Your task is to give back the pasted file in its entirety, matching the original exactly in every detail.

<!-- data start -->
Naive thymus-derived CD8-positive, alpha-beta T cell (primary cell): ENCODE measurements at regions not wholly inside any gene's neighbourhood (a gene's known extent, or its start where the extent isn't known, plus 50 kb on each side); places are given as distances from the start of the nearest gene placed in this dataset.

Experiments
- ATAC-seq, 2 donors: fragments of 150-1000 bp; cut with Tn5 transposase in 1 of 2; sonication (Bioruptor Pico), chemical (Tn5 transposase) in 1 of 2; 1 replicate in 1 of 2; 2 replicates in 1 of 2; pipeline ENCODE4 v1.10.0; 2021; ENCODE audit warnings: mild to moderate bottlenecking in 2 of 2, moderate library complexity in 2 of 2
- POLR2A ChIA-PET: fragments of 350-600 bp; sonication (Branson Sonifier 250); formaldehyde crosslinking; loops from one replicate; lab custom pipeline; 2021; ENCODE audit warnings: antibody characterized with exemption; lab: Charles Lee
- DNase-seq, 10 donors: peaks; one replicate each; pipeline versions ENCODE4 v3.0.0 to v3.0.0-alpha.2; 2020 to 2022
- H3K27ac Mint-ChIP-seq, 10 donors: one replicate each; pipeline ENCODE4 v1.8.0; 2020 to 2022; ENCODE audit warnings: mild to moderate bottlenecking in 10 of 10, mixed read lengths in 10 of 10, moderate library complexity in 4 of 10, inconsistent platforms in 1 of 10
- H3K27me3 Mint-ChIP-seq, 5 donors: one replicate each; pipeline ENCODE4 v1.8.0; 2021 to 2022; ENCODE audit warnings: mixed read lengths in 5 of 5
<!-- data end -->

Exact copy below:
Naive thymus-derived CD8-positive, alpha-beta T cell (primary cell): ENCODE measurements at regions not wholly inside any gene's neighbourhood (a gene's known extent, or its start where the extent isn't known, plus 50 kb on each side); places are given as distances from the start of the nearest gene placed in this dataset.

Experiments
- ATAC-seq, 2 donors: fragments of 150-1000 bp; cut with Tn5 transposase in 1 of 2; sonication (Bioruptor Pico), chemical (Tn5 transposase) in 1 of 2; 1 replicate in 1 of 2; 2 replicates in 1 of 2; pipeline ENCODE4 v1.10.0; 2021; ENCODE audit warnings: mild to moderate bottlenecking in 2 of 2, moderate library complexity in 2 of 2
- POLR2A ChIA-PET: fragments of 350-600 bp; sonication (Branson Sonifier 250); formaldehyde crosslinking; loops from one replicate; lab custom pipeline; 2021; ENCODE audit warnings: antibody characterized with exemption; lab: Charles Lee
- DNase-seq, 10 donors: peaks; one replicate each; pipeline versions ENCODE4 v3.0.0 to v3.0.0-alpha.2; 2020 to 2022
- H3K27ac Mint-ChIP-seq, 10 donors: one replicate each; pipeline ENCODE4 v1.8.0; 2020 to 2022; ENCODE audit warnings: mild to moderate bottlenecking in 10 of 10, mixed read lengths in 10 of 10, moderate library complexity in 4 of 10, inconsistent platforms in 1 of 10
- H3K27me3 Mint-ChIP-seq, 5 donors: one replicate each; pipeline ENCODE4 v1.8.0; 2021 to 2022; ENCODE audit warnings: mixed read lengths in 5 of 5